Homerique was confidently handled by Irad Ortiz Jr., who bided his time at the back as Chipolata waltzed through fractions of :26.87, :52.86, and 1:16.92 on the firm inner turf. In deep stretch, Brown’s other runner, Competitionofideas, rallied on the inside to overtake Chipolata, but Homerique was revving up on the outside. Quickening best of all, the daughter of Exchange Rate collared Competitionofideas by a half-length.
The final time for 1 1/16 miles, 1:44.76, reflects the early dawdle. Trakus caught Homerique blitzing her last sixteenth in :5.57.
Chipolata, outkicked by the Brown pair, crossed the wire a further 2 1/2 lengths adrift in third. Next came Andina del Sur, followed by the longshots Matty’s Magnum and German shipper Binti al Nar.
Homerique advanced her record to 7-3-1-2, $392,821. Previously trained by Francis-Henri Graffard for Ecurie de Montlahuc, she romped in her Chantilly unveiling last spring, placed in the Prix Penelope (G3), and just missed when third in the Prix de Diane (French Oaks) (G1). Homerique went on to capture the Prix de Psyche (G3) at Deauville and concluded her French career with a third in the Prix de l’Opera (G1) to Wild Illusion and the aforementioned Magic Wand on Arc Day.
“She ran against the best in Europe,” noted Brant, who purchased Homerique privately last fall. “Even when getting in trouble, she was always right there. She’s a classy kind of filly that you want to see run.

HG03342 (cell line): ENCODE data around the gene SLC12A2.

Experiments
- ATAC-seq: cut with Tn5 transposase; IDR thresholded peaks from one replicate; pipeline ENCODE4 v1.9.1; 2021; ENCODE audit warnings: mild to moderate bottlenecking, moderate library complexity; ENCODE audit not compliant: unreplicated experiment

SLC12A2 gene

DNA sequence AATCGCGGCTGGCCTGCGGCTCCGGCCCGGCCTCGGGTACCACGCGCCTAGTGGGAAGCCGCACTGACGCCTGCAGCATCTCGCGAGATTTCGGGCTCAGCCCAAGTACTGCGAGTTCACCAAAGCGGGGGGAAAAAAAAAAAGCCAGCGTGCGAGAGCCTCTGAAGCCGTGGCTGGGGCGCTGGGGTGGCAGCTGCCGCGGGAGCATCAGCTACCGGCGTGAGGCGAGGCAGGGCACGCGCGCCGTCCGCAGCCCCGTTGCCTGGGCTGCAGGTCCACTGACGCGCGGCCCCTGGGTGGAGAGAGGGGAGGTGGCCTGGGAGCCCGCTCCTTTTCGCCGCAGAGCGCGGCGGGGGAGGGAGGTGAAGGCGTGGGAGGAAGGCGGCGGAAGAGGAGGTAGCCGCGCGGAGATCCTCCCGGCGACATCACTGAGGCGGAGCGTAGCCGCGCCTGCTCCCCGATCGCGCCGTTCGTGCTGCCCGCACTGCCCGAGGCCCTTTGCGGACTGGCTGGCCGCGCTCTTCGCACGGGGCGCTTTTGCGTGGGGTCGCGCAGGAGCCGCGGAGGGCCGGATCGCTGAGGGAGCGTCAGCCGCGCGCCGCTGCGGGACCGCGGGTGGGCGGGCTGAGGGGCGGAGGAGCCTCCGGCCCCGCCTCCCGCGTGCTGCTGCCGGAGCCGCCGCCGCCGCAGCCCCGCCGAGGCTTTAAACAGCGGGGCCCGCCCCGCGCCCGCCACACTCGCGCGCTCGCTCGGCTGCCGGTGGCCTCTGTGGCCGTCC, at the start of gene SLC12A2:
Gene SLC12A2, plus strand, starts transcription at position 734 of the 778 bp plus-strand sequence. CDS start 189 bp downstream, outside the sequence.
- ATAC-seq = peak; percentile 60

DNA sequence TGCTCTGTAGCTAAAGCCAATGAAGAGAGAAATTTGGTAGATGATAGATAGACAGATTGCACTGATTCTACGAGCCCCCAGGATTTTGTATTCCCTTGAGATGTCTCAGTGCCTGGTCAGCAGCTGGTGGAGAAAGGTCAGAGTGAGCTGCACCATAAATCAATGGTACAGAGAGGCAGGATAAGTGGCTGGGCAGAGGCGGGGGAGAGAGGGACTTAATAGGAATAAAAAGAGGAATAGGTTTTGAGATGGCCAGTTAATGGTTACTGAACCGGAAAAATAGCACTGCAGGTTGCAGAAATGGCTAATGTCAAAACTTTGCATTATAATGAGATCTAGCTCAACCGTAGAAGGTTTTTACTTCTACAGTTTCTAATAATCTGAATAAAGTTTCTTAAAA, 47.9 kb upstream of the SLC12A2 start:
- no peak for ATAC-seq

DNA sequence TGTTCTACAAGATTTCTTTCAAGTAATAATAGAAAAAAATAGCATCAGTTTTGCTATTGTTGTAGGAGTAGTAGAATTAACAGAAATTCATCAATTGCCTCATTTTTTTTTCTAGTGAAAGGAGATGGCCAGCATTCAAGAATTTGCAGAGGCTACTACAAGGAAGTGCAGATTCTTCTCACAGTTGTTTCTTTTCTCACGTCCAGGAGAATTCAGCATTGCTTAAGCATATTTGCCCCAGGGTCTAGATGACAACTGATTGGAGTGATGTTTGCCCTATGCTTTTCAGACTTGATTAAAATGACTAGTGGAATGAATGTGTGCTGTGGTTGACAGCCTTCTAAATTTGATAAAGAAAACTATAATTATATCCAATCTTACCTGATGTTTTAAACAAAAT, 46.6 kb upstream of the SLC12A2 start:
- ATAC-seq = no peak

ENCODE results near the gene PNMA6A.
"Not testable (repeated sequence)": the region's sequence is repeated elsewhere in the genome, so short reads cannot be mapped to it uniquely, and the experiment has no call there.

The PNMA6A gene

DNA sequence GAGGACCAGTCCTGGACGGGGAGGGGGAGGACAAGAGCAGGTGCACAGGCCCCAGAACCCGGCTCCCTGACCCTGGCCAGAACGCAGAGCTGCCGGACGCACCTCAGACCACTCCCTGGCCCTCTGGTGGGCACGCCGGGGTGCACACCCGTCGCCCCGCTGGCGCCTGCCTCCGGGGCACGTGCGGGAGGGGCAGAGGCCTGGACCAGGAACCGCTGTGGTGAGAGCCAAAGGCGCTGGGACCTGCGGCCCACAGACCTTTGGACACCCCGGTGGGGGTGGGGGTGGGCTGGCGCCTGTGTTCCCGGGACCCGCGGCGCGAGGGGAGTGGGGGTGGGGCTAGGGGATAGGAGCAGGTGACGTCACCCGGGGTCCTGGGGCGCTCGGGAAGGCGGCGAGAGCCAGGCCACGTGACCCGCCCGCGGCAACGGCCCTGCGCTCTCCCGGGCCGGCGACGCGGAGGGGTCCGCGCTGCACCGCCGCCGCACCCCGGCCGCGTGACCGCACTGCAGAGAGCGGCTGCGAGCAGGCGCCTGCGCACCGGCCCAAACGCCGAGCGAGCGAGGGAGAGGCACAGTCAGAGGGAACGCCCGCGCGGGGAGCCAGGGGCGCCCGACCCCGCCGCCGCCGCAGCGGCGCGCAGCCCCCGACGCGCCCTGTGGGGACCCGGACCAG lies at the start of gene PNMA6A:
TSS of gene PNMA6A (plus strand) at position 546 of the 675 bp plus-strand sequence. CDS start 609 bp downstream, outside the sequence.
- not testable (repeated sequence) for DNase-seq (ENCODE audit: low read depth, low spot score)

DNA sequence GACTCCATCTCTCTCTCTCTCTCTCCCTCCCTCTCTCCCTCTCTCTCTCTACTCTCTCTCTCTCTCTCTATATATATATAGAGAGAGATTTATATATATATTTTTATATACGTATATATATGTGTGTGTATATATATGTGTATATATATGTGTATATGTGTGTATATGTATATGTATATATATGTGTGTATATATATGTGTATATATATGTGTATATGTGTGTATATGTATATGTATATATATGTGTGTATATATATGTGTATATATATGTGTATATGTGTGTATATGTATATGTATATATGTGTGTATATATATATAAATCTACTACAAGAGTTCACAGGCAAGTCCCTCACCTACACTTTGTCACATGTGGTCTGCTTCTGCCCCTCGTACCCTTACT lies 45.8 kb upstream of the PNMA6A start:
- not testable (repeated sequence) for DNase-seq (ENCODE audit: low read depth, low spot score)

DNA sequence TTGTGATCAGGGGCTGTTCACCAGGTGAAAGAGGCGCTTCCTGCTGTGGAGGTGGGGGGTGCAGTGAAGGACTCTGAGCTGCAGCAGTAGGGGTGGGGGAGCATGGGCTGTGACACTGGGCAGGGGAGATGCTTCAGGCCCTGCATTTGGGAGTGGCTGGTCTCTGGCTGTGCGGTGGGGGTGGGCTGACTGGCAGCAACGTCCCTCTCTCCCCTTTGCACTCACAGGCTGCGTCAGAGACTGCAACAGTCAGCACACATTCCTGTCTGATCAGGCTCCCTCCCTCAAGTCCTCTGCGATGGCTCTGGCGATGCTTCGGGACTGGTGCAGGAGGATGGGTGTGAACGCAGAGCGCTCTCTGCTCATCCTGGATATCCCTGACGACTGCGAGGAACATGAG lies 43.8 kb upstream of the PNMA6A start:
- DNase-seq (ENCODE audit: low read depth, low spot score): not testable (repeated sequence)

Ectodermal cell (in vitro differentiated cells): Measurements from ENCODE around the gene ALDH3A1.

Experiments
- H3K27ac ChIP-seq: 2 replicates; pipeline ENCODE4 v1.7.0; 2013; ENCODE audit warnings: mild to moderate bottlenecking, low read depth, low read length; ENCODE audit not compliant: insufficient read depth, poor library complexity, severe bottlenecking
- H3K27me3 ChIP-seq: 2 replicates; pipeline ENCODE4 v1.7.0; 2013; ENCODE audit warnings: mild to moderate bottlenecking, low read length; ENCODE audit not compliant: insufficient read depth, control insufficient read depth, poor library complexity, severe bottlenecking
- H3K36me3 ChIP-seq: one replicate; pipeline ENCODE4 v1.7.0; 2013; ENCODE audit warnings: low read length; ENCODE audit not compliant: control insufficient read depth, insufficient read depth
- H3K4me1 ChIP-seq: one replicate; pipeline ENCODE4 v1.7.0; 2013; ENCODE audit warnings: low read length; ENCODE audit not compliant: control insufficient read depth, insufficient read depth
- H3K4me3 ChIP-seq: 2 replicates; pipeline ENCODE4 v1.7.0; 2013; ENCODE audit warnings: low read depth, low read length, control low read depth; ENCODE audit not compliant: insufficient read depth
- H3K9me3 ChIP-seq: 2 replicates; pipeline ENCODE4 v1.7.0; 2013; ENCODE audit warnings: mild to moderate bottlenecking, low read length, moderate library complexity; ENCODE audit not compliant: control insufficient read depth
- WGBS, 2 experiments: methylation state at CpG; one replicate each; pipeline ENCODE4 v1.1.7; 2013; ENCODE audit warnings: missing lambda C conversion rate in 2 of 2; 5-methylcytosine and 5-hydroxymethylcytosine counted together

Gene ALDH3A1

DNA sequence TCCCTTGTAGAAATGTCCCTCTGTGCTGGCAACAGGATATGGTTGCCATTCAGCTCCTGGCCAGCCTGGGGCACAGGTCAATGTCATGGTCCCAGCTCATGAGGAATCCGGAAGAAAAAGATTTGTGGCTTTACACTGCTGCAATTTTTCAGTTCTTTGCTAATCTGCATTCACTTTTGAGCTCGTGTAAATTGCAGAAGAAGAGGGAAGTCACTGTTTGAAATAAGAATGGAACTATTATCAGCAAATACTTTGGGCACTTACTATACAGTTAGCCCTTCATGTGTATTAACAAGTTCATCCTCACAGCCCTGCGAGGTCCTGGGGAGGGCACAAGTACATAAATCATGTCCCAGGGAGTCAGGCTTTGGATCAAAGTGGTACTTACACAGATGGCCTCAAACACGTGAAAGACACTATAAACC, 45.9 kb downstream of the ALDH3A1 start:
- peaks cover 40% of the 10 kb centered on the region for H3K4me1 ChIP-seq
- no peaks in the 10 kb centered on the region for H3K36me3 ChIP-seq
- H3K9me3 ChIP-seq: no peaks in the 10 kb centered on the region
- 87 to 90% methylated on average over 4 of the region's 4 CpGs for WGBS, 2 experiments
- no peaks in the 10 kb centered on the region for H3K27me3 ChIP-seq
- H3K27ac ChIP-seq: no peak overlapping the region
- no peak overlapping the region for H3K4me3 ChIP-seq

“We were concerned that she might have been one work shy of a race,” he added of this return from a seven-month layoff. “Chad didn’t want to go into the New York fresh going a mile and a quarter, so he decided to use this race and she overcame it and won. If she comes out of the race in good order and Chad keeps it in his plan, we’ll be there.”
Bred by Nicky Drion and Francois Drion in Kentucky, Homerique RNA’d in her first two trips through the sales ring, unsold for $34,000 as a Keeneland November weanling and 22,000 guineas ($28,288) as a Tattersalls October yearling. She brought €75,000 ($81,555) as a two-year-old in training at the Arqana May Breeze Up.
Homerique is the second registered foal from the Congaree mare Chiquita Picosa. Her dam is a half-sister to Music Chart, who placed in the 2013 UAE Oaks (G3) and UAE 1000 Guineas. Since Music Chart is by Exchange Rate, like Homerique, they count as three-quarter siblings. This is the further family of unbeaten Group 1 star White Moonstone and 1995 Breeders’ Cup Sprint (G1) heroine Desert Stormer, whose descendants include multiple Grade 1-winning millionaire Better Lucky.